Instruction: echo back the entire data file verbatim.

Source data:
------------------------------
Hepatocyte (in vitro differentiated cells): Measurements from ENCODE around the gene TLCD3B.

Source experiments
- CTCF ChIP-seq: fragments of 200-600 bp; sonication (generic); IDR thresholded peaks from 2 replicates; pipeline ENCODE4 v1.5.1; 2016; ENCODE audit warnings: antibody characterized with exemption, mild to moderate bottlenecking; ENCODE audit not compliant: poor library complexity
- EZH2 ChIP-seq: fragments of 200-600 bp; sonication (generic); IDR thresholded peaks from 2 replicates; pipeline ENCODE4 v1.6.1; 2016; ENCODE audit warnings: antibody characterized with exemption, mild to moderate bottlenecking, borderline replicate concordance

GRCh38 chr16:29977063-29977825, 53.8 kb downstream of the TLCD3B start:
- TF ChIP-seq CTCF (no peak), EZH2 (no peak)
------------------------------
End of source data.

Hepatocyte (in vitro differentiated cells): Measurements from ENCODE around the gene TLCD3B.

Source experiments
- CTCF ChIP-seq: fragments of 200-600 bp; sonication (generic); IDR thresholded peaks from 2 replicates; pipeline ENCODE4 v1.5.1; 2016; ENCODE audit warnings: antibody characterized with exemption, mild to moderate bottlenecking; ENCODE audit not compliant: poor library complexity
- EZH2 ChIP-seq: fragments of 200-600 bp; sonication (generic); IDR thresholded peaks from 2 replicates; pipeline ENCODE4 v1.6.1; 2016; ENCODE audit warnings: antibody characterized with exemption, mild to moderate bottlenecking, borderline replicate concordance

GRCh38 chr16:29977063-29977825, 53.8 kb downstream of the TLCD3B start:
- TF ChIP-seq CTCF (no peak), EZH2 (no peak)